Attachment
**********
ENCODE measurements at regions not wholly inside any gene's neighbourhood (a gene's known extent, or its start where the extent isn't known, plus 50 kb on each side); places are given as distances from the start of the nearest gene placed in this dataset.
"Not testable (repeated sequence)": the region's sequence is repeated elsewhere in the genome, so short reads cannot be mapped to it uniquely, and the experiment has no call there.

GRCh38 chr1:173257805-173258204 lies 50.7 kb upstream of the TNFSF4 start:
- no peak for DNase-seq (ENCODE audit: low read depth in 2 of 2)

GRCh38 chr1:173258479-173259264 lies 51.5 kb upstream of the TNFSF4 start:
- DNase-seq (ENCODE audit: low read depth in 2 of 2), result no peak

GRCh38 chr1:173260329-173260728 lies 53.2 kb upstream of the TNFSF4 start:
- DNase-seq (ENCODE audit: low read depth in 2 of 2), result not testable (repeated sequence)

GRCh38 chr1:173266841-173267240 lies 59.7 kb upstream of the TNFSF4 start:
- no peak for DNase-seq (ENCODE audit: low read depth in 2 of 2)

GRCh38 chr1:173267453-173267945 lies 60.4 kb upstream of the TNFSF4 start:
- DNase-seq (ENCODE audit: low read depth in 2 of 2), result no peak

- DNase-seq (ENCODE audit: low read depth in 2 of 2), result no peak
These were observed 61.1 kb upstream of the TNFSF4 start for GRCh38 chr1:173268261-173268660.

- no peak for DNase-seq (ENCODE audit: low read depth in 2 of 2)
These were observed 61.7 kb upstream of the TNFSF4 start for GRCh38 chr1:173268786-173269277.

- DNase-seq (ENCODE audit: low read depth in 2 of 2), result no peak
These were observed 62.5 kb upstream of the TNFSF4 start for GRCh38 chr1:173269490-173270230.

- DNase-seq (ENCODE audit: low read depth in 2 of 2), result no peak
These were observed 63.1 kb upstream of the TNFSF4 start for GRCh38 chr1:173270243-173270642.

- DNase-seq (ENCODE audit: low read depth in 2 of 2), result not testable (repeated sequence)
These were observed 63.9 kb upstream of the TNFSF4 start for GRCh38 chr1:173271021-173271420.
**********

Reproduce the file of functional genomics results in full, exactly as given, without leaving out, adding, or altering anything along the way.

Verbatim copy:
ENCODE measurements at regions not wholly inside any gene's neighbourhood (a gene's known extent, or its start where the extent isn't known, plus 50 kb on each side); places are given as distances from the start of the nearest gene placed in this dataset.
"Not testable (repeated sequence)": the region's sequence is repeated elsewhere in the genome, so short reads cannot be mapped to it uniquely, and the experiment has no call there.

GRCh38 chr1:173257805-173258204 lies 50.7 kb upstream of the TNFSF4 start:
- no peak for DNase-seq (ENCODE audit: low read depth in 2 of 2)

GRCh38 chr1:173258479-173259264 lies 51.5 kb upstream of the TNFSF4 start:
- DNase-seq (ENCODE audit: low read depth in 2 of 2), result no peak

GRCh38 chr1:173260329-173260728 lies 53.2 kb upstream of the TNFSF4 start:
- DNase-seq (ENCODE audit: low read depth in 2 of 2), result not testable (repeated sequence)

GRCh38 chr1:173266841-173267240 lies 59.7 kb upstream of the TNFSF4 start:
- no peak for DNase-seq (ENCODE audit: low read depth in 2 of 2)

GRCh38 chr1:173267453-173267945 lies 60.4 kb upstream of the TNFSF4 start:
- DNase-seq (ENCODE audit: low read depth in 2 of 2), result no peak

- DNase-seq (ENCODE audit: low read depth in 2 of 2), result no peak
These were observed 61.1 kb upstream of the TNFSF4 start for GRCh38 chr1:173268261-173268660.

- no peak for DNase-seq (ENCODE audit: low read depth in 2 of 2)
These were observed 61.7 kb upstream of the TNFSF4 start for GRCh38 chr1:173268786-173269277.

- DNase-seq (ENCODE audit: low read depth in 2 of 2), result no peak
These were observed 62.5 kb upstream of the TNFSF4 start for GRCh38 chr1:173269490-173270230.

- DNase-seq (ENCODE audit: low read depth in 2 of 2), result no peak
These were observed 63.1 kb upstream of the TNFSF4 start for GRCh38 chr1:173270243-173270642.

- DNase-seq (ENCODE audit: low read depth in 2 of 2), result not testable (repeated sequence)
These were observed 63.9 kb upstream of the TNFSF4 start for GRCh38 chr1:173271021-173271420.